Spotted on the Pragmatic Capitalism site: The Misery Index Falls to an 8 Year Low.
First the chart, then a quick explanation of The Misery Index itself, and finally, of course, some FREE 'expert' commentary on what if anything this kind of data means for HR/Talent pros.
The "Misery" index is the sum of the rate of inflation and the rate of unemployment. It’s name is apropos because a high rate of inflation combined with a high unemployment rate are miserable things to experience. Where is the Misery index currently? It sits at an 8 year low. And perhaps more tellingly, today’s Misery index level of 6.9% is well below the 70 year average of 9.5%
Indicative of improving economic conditions in the USA overall, we see this reflected in the declining rate of the Misery Index. Times may not be great, and the economic recovery is certainly unequally distributed, but certainly for most the worst years of 2008 and 2009 seem pretty far away at this point.
What might the 'Misery' index have to tell the HR/Talent pro?
One thing that comes to mind is that our perception of satisfaction or happiness and even (sorry to use the word again) engagement at work is derived from multiple and complex sources. In HR we talk plenty about engagement rates and trends and voluntary turnover and percentage of job offers accepted, but we usually only talk about these metrics in isolation.
We compare this quarter's engagement rate with last quarter's rate. We look at the trend line in voluntary turnover as if this phenomenon exists in a vacuum, and is not impacted or effected by other business conditions.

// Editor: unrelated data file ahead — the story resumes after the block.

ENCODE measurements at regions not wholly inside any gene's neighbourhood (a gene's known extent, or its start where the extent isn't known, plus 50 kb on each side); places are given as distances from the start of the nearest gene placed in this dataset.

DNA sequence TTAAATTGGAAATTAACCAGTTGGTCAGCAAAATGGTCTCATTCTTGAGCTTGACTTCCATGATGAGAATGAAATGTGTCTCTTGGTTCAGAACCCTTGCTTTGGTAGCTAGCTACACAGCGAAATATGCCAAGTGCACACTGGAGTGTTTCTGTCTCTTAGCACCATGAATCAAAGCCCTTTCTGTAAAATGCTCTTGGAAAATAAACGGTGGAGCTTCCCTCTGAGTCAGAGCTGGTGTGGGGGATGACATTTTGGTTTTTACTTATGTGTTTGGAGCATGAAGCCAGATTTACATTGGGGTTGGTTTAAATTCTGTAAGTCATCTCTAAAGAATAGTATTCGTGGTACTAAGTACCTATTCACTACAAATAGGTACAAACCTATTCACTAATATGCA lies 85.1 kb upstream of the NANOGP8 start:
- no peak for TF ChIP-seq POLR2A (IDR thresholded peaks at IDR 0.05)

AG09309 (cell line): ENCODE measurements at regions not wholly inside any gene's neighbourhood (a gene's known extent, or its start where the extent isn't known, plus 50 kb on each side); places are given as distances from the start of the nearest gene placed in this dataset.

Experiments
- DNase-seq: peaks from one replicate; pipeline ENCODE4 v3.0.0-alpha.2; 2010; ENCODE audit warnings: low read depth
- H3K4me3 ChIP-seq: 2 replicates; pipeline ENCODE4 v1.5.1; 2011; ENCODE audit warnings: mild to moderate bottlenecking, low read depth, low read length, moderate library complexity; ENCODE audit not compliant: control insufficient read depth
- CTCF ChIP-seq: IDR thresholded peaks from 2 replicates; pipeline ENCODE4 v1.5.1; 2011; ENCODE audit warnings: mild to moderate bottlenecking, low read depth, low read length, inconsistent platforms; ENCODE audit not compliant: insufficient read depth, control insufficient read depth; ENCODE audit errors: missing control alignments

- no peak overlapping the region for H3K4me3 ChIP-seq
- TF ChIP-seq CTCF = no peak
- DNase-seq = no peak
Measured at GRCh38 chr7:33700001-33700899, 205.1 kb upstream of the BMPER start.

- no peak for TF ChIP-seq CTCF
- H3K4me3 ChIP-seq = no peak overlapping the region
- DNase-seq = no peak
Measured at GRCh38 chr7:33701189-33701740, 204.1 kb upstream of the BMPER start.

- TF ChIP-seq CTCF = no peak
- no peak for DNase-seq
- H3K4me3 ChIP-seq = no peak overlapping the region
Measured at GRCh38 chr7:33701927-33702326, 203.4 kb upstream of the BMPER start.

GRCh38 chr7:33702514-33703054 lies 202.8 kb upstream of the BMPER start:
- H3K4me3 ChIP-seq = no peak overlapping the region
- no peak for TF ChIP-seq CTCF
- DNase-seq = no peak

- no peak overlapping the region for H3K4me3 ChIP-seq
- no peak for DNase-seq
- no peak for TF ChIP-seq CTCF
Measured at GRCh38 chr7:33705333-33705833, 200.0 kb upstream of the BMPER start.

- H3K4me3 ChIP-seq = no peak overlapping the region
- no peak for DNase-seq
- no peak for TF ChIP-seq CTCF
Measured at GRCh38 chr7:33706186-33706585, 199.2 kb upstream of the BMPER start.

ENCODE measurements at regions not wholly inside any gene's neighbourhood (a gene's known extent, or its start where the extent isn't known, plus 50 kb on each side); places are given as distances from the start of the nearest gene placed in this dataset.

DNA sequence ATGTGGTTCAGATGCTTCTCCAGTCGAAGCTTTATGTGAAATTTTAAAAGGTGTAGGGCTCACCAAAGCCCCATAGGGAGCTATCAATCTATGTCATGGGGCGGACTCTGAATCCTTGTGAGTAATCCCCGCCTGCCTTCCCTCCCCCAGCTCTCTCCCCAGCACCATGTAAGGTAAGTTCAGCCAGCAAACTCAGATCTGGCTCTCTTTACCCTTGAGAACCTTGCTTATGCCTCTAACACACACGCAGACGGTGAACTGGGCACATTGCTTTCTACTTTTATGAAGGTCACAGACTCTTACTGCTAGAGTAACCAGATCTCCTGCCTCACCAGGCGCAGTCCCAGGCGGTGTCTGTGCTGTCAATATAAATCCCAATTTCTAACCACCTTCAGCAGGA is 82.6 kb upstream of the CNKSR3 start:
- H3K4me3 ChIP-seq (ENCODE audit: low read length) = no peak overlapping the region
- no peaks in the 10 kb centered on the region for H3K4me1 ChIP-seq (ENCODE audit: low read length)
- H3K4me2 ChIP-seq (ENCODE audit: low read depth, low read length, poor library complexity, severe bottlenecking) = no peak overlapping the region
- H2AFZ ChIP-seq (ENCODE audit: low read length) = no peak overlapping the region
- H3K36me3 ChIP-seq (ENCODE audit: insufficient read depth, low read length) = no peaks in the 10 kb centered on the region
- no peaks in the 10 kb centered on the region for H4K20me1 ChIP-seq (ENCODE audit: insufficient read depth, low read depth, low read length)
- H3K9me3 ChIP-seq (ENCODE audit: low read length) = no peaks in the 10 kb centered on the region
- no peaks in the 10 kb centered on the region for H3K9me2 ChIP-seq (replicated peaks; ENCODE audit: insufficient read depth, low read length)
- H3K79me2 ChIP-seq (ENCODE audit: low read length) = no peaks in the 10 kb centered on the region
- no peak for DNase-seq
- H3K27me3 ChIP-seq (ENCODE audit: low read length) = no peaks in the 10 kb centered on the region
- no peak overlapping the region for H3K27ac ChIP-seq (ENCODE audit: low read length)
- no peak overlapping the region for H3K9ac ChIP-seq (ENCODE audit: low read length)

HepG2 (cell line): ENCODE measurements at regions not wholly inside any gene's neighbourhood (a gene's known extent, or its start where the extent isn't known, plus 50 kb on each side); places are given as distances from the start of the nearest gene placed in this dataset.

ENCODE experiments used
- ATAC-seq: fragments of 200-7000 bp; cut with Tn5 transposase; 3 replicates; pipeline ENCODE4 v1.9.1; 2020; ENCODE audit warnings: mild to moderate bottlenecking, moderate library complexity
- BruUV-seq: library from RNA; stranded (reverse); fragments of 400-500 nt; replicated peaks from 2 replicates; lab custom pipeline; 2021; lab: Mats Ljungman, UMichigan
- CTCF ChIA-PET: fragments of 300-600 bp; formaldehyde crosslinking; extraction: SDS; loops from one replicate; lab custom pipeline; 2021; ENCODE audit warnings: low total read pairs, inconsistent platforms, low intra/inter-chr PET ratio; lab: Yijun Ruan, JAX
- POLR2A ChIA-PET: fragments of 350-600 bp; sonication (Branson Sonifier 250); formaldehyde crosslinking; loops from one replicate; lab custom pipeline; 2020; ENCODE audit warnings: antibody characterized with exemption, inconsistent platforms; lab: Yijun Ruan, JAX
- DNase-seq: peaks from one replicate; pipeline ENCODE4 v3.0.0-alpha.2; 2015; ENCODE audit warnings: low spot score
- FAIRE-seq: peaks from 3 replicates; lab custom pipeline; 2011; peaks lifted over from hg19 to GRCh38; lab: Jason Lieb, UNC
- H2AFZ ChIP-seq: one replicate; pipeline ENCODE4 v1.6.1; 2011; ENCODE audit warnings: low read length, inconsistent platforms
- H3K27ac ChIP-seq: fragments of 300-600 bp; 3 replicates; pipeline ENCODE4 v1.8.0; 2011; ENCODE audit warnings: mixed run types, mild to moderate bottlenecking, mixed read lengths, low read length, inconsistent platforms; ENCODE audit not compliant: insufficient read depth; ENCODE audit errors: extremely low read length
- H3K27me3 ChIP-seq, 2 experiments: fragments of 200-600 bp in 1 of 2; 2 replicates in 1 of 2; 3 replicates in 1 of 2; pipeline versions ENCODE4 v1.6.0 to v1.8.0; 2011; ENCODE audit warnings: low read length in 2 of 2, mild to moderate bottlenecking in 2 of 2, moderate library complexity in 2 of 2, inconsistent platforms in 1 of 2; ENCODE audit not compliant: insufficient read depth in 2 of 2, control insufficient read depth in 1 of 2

We are measuring more things, but probably not getting the deep levels of insight that measurement once promised.
The Misery Index is a crude way to acknowledge this truth, that inflation alone or unemployment alone, don't provide all the answers as to the relative health of an economy, and consequently, the 'misery' of its citizens.
In the workplace, perhaps we should consider our own versions of the Misery Index. Graph disengagement rate AND voluntary turnover rate together and show that to your CEO. Or maybe do a trend line with average annual salary increase against recorded absence rates to see if your 2.3% salary increases are potentially contributing to people checking out.
Misery, (and I think, happiness too), is a complex thing. Thinking about either of them in one dimension leads to shallow understanding and conclusions of limited value.
Plus, what is making me miserable today isn't even on any of these charts. Hint: It NEVER stops snowing where I live.